tv The Last Word With Lawrence O Donnell MSNBC August 28, 2017 7:00pm-8:00pm PDT
senator, like chairman grassley, believes we should make as much public as possible and as soon as we can. barring additional and unexpected developments, he would vote in favor. so says orrin hatch's office. that's interesting. it means if one more republican votes to release that transcript, that would mean those ten hours of testimony about the dossier by the guy who commissioned it, who stands by the dossier absolutely, those ten hours of testimony may soon see the light of day, which would really be something. watch this space. this does it for us tonight. we will see you again tomorrow. now it's time for "the last word" with lawrence o'donnell. >> good evening, rachel. let me add one sort of senatorial courtesy point to what you just said, which i think makes it a pretty certain proposition that you're going to see those transcripts. orrin hatch is the senior most republican serving in the senate. he's been there for 40 years. he's actually the longest serving republican senator in
history, and he believes in senate traditions, protocols, courtesies. he would never have said that without checking with chairman chuck grassley. >> so you think that hatch saying that and saying it the way he did means that both hatch and grassley would vote to release the transcript? >> well, what it absolutely means is grassley has no problem with orrin hatch saying that. it doesn't necessarily mean that grassley is going to join him, but it probably means there are others who will come along. also orrin hatch used to be the chairman of the judiciary committee. >> right. >> chuck grassley has complete respect for orrin hatch in this matter and, and hatch would never, never do something that chairman grassley doesn't want him to do in that committee. >> can you imagine if we're going to get the transcript of all ten hours of that testimony all on the dossier from the guy who knows enough about it to say, i stand by it? and he just spent ten hours defending it. >> you know what i'm worried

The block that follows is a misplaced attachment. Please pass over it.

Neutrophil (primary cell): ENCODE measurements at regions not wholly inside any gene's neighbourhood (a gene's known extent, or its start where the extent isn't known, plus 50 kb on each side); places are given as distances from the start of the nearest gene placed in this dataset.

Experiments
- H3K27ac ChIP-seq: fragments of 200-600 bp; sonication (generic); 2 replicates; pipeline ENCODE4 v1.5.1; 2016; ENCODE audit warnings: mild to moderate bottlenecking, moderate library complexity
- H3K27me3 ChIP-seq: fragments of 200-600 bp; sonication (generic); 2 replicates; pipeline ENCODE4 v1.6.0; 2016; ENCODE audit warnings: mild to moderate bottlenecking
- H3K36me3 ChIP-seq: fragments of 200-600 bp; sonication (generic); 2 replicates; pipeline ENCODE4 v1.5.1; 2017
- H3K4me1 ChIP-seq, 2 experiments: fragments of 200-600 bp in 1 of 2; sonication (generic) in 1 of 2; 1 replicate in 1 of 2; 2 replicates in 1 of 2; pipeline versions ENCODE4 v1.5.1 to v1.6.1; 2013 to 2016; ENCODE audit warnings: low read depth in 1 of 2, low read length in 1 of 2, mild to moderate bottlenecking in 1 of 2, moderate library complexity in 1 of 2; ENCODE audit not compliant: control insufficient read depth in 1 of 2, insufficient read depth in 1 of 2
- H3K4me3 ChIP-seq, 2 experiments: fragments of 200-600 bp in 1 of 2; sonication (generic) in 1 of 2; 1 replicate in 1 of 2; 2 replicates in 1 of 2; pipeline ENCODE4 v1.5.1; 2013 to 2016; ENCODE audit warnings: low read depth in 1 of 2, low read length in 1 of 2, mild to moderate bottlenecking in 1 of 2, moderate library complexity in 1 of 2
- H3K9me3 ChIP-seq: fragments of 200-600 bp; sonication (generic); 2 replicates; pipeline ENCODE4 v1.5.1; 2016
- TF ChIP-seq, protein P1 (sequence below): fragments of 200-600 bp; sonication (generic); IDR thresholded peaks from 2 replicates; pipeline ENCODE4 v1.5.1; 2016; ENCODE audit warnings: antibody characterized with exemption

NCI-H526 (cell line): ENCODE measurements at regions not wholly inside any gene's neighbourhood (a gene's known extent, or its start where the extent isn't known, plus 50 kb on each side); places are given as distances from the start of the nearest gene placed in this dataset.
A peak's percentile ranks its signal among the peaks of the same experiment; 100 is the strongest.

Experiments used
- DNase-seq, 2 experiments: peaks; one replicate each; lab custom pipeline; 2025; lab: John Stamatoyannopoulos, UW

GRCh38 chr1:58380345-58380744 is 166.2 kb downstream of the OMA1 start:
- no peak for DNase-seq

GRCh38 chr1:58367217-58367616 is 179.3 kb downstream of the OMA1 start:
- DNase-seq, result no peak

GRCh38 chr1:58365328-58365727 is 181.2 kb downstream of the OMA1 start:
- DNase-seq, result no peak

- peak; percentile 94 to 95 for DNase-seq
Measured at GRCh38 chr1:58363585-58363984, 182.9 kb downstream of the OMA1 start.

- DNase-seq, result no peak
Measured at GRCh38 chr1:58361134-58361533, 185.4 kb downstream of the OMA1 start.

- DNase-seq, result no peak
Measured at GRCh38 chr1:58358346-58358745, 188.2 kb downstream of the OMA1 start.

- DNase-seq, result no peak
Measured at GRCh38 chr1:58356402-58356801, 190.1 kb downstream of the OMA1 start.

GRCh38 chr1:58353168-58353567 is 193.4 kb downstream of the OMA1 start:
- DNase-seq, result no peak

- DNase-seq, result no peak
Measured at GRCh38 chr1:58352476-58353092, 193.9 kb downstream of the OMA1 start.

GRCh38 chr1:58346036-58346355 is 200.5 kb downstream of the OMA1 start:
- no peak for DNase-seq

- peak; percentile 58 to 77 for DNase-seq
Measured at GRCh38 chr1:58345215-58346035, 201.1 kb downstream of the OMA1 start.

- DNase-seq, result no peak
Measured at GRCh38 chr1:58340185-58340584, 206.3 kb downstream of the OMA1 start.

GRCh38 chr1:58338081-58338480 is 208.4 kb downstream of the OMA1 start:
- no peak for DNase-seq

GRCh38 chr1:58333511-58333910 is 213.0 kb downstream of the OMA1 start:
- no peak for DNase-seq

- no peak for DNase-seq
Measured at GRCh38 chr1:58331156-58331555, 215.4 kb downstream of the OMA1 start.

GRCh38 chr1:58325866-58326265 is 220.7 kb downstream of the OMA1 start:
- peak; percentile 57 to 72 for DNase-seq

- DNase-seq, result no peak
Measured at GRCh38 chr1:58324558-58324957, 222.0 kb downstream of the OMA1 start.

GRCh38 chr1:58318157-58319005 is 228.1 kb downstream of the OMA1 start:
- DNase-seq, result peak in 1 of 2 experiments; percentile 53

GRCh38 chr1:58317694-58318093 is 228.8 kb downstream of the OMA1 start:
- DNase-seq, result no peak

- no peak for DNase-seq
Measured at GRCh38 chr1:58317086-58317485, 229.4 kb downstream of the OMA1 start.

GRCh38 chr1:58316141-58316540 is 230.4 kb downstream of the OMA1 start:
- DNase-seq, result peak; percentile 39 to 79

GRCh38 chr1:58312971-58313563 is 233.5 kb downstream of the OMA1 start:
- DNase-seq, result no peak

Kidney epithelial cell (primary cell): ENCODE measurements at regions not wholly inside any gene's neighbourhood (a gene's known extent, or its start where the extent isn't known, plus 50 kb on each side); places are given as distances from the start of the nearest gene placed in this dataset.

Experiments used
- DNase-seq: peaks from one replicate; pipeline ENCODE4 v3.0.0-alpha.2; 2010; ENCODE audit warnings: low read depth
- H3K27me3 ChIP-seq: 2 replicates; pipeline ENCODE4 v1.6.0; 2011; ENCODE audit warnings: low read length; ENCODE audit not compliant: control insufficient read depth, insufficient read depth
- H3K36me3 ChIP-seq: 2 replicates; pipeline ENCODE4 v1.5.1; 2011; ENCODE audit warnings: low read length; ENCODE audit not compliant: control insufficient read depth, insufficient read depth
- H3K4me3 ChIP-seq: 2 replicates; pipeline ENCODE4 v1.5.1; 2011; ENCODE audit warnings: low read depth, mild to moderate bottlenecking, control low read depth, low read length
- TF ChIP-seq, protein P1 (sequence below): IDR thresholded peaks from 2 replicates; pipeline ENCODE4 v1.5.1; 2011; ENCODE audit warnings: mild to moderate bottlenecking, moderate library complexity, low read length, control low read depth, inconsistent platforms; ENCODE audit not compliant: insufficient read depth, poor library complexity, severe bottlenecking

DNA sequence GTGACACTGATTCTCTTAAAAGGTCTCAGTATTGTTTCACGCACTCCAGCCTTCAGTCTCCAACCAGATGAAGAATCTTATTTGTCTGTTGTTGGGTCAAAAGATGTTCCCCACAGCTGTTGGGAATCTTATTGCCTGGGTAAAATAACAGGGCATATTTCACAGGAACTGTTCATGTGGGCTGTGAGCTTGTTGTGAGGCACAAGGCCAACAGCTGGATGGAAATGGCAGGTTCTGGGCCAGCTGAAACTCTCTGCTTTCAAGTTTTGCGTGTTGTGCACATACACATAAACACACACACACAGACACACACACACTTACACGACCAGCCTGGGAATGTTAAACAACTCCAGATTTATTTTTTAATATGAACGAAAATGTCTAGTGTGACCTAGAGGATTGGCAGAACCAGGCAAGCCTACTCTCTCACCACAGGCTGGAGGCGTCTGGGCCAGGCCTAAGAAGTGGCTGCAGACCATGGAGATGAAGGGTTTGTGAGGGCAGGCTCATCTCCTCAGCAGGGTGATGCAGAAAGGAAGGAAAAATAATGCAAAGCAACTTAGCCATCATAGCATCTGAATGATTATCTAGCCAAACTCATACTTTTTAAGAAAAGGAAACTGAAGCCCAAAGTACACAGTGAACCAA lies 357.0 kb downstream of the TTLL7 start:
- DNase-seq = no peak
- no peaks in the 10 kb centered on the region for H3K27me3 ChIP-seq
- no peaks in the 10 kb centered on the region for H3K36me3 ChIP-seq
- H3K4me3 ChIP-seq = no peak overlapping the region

about? i'm worried about what time we're going to get the transcript. rachel, say it's like, i don't know, 8:30 p.m. for example, just as a way of ruining your life. >> i'll just tell you if it comes out after dinnertime on the east coast, would i commit to doing at an minimum is just reading it out loud on tv. >> just random pages. just anything. >> yeah. >> and it will be breaking news by definition. >> if it comes out by lunch time, we'll act it out. if it comes out by dinner time, you're just going to get it raw. >> thanks, rachel. >> thanks, lawrence. well, even after issuing his very first presidential pardon, president trump clearly does not know that the acceptance of a pardon is an admission of guilt. so by issuing a pardon on friday night to former sheriff joe arpa arpaio, president trump got joe arpaio to confess his guilt by accepting that pardon.